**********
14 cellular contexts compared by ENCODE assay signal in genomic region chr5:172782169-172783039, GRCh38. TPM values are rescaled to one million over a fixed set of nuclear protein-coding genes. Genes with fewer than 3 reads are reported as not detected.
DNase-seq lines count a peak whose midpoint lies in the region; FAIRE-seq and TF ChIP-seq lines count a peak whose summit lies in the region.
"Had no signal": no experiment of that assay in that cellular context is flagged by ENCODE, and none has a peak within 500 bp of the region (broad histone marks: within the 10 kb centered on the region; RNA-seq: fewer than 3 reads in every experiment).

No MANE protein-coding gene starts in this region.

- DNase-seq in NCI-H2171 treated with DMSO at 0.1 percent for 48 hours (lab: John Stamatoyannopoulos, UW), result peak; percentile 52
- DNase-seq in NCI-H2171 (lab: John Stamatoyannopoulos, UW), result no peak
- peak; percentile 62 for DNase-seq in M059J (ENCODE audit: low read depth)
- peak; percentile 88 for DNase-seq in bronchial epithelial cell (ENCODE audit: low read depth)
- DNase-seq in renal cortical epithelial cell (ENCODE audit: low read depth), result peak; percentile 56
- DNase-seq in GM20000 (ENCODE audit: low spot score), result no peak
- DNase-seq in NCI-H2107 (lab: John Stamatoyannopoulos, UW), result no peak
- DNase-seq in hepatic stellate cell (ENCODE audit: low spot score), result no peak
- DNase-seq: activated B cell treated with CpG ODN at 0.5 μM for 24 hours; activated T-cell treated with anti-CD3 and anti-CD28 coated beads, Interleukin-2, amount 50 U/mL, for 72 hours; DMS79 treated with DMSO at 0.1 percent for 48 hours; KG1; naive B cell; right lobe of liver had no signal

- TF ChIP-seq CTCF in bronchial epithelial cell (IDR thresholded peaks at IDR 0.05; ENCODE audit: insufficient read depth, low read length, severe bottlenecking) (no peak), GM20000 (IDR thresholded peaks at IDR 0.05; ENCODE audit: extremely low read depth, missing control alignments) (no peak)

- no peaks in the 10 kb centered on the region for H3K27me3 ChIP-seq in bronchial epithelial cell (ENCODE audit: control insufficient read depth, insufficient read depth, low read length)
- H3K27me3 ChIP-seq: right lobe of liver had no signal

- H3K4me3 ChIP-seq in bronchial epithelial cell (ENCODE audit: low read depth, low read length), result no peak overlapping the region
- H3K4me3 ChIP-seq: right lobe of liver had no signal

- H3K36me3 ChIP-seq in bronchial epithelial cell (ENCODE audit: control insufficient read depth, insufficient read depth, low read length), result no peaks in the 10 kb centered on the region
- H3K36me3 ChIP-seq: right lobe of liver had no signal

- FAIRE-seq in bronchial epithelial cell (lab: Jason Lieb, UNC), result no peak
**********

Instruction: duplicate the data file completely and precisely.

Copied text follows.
14 cellular contexts compared by ENCODE assay signal in genomic region chr5:172782169-172783039, GRCh38. TPM values are rescaled to one million over a fixed set of nuclear protein-coding genes. Genes with fewer than 3 reads are reported as not detected.
DNase-seq lines count a peak whose midpoint lies in the region; FAIRE-seq and TF ChIP-seq lines count a peak whose summit lies in the region.
"Had no signal": no experiment of that assay in that cellular context is flagged by ENCODE, and none has a peak within 500 bp of the region (broad histone marks: within the 10 kb centered on the region; RNA-seq: fewer than 3 reads in every experiment).

No MANE protein-coding gene starts in this region.

- DNase-seq in NCI-H2171 treated with DMSO at 0.1 percent for 48 hours (lab: John Stamatoyannopoulos, UW), result peak; percentile 52
- DNase-seq in NCI-H2171 (lab: John Stamatoyannopoulos, UW), result no peak
- peak; percentile 62 for DNase-seq in M059J (ENCODE audit: low read depth)
- peak; percentile 88 for DNase-seq in bronchial epithelial cell (ENCODE audit: low read depth)
- DNase-seq in renal cortical epithelial cell (ENCODE audit: low read depth), result peak; percentile 56
- DNase-seq in GM20000 (ENCODE audit: low spot score), result no peak
- DNase-seq in NCI-H2107 (lab: John Stamatoyannopoulos, UW), result no peak
- DNase-seq in hepatic stellate cell (ENCODE audit: low spot score), result no peak
- DNase-seq: activated B cell treated with CpG ODN at 0.5 μM for 24 hours; activated T-cell treated with anti-CD3 and anti-CD28 coated beads, Interleukin-2, amount 50 U/mL, for 72 hours; DMS79 treated with DMSO at 0.1 percent for 48 hours; KG1; naive B cell; right lobe of liver had no signal

- TF ChIP-seq CTCF in bronchial epithelial cell (IDR thresholded peaks at IDR 0.05; ENCODE audit: insufficient read depth, low read length, severe bottlenecking) (no peak), GM20000 (IDR thresholded peaks at IDR 0.05; ENCODE audit: extremely low read depth, missing control alignments) (no peak)

- no peaks in the 10 kb centered on the region for H3K27me3 ChIP-seq in bronchial epithelial cell (ENCODE audit: control insufficient read depth, insufficient read depth, low read length)
- H3K27me3 ChIP-seq: right lobe of liver had no signal

- H3K4me3 ChIP-seq in bronchial epithelial cell (ENCODE audit: low read depth, low read length), result no peak overlapping the region
- H3K4me3 ChIP-seq: right lobe of liver had no signal

- H3K36me3 ChIP-seq in bronchial epithelial cell (ENCODE audit: control insufficient read depth, insufficient read depth, low read length), result no peaks in the 10 kb centered on the region
- H3K36me3 ChIP-seq: right lobe of liver had no signal

- FAIRE-seq in bronchial epithelial cell (lab: Jason Lieb, UNC), result no peak